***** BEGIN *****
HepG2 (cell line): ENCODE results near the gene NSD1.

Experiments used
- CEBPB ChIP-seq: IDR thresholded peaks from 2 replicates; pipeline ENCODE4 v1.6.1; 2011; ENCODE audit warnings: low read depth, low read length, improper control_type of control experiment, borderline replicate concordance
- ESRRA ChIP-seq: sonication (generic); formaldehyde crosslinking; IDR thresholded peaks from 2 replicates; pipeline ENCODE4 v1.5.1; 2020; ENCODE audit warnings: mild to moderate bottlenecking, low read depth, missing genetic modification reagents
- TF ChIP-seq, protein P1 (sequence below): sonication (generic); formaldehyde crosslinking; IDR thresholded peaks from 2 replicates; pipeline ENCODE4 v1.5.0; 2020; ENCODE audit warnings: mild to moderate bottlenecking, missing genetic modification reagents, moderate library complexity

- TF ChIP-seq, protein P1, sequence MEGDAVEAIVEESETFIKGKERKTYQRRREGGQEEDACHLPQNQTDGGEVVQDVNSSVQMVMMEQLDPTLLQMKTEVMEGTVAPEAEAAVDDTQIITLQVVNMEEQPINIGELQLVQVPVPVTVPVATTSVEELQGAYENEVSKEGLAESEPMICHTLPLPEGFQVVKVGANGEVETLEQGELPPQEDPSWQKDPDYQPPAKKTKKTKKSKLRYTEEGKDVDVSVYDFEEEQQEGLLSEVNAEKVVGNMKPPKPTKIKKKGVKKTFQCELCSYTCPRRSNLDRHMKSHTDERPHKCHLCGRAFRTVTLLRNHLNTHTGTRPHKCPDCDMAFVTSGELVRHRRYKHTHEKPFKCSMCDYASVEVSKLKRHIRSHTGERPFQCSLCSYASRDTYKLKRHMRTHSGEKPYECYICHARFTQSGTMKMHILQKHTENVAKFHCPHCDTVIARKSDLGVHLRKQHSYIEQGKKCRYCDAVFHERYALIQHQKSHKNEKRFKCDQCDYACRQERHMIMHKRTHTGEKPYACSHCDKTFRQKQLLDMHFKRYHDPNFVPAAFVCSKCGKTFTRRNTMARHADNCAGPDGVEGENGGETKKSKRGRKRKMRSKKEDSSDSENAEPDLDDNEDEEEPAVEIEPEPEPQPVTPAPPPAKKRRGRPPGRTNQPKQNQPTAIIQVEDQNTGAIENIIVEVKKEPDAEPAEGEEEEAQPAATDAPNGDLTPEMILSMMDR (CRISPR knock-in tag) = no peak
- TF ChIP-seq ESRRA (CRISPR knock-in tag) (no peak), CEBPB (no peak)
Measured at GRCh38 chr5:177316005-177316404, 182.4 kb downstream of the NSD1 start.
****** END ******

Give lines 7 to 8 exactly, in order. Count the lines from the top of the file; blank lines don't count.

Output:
- TF ChIP-seq ESRRA (CRISPR knock-in tag) (no peak), CEBPB (no peak)
Measured at GRCh38 chr5:177316005-177316404, 182.4 kb downstream of the NSD1 start.